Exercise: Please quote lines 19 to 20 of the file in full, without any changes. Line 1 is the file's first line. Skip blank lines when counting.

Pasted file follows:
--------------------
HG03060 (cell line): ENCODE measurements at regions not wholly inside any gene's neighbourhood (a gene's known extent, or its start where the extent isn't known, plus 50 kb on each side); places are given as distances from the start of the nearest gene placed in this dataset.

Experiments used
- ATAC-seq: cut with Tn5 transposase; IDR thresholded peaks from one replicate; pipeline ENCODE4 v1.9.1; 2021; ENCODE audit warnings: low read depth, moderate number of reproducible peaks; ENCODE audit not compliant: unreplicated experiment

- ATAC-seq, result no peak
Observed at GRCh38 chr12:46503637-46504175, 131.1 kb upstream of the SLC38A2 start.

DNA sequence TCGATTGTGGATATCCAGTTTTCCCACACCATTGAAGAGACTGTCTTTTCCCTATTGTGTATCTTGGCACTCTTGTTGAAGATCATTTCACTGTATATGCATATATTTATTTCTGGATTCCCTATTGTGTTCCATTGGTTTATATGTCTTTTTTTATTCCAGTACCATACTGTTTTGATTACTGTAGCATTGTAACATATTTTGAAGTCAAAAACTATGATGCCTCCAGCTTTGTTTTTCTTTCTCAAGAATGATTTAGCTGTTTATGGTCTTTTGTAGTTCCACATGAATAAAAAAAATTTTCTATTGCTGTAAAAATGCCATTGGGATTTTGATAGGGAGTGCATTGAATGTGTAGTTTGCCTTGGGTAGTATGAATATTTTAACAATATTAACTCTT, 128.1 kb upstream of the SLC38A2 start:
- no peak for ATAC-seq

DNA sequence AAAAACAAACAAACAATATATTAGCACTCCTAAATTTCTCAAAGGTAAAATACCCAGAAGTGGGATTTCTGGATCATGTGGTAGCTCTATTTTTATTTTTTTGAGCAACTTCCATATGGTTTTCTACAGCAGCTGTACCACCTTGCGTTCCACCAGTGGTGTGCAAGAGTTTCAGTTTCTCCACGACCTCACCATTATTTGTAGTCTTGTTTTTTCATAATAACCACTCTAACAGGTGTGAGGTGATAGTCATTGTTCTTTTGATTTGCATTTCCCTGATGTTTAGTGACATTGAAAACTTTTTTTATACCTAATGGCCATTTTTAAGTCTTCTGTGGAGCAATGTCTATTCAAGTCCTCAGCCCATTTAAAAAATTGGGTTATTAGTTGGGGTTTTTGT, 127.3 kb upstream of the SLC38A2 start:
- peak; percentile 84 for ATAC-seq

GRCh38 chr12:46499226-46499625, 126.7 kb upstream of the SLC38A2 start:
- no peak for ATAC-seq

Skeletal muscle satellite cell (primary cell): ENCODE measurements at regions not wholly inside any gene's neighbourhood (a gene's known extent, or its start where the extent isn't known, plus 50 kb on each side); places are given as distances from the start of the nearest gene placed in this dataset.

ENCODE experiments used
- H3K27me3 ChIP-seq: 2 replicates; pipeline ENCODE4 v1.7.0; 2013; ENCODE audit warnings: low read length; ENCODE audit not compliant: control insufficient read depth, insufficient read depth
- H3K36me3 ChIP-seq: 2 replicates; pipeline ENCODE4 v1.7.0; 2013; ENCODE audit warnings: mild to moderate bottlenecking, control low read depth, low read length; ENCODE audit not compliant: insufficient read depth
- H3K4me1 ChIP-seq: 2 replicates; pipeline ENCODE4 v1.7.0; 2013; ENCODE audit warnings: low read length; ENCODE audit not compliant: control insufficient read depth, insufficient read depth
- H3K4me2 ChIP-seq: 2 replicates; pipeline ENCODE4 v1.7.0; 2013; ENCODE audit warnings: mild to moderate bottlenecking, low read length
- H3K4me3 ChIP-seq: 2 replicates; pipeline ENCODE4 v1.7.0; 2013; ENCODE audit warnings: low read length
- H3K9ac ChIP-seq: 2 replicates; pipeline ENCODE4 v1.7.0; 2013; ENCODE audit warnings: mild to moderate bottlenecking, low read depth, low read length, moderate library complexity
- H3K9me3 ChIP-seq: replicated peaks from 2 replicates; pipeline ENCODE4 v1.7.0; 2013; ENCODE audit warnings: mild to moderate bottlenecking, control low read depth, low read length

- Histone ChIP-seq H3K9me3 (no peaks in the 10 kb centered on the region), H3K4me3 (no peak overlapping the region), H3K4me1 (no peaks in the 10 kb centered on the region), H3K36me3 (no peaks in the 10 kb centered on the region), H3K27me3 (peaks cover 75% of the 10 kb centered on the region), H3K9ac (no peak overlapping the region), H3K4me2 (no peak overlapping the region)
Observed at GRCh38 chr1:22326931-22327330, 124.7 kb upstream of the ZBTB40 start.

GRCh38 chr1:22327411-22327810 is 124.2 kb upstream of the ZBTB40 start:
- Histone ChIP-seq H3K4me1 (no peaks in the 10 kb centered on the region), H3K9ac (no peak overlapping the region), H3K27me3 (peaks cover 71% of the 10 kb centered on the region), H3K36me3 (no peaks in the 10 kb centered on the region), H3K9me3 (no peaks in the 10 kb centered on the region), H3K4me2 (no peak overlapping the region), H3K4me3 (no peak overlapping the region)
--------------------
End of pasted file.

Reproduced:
- H3K9ac ChIP-seq: 2 replicates; pipeline ENCODE4 v1.7.0; 2013; ENCODE audit warnings: mild to moderate bottlenecking, low read depth, low read length, moderate library complexity
- H3K9me3 ChIP-seq: replicated peaks from 2 replicates; pipeline ENCODE4 v1.7.0; 2013; ENCODE audit warnings: mild to moderate bottlenecking, control low read depth, low read length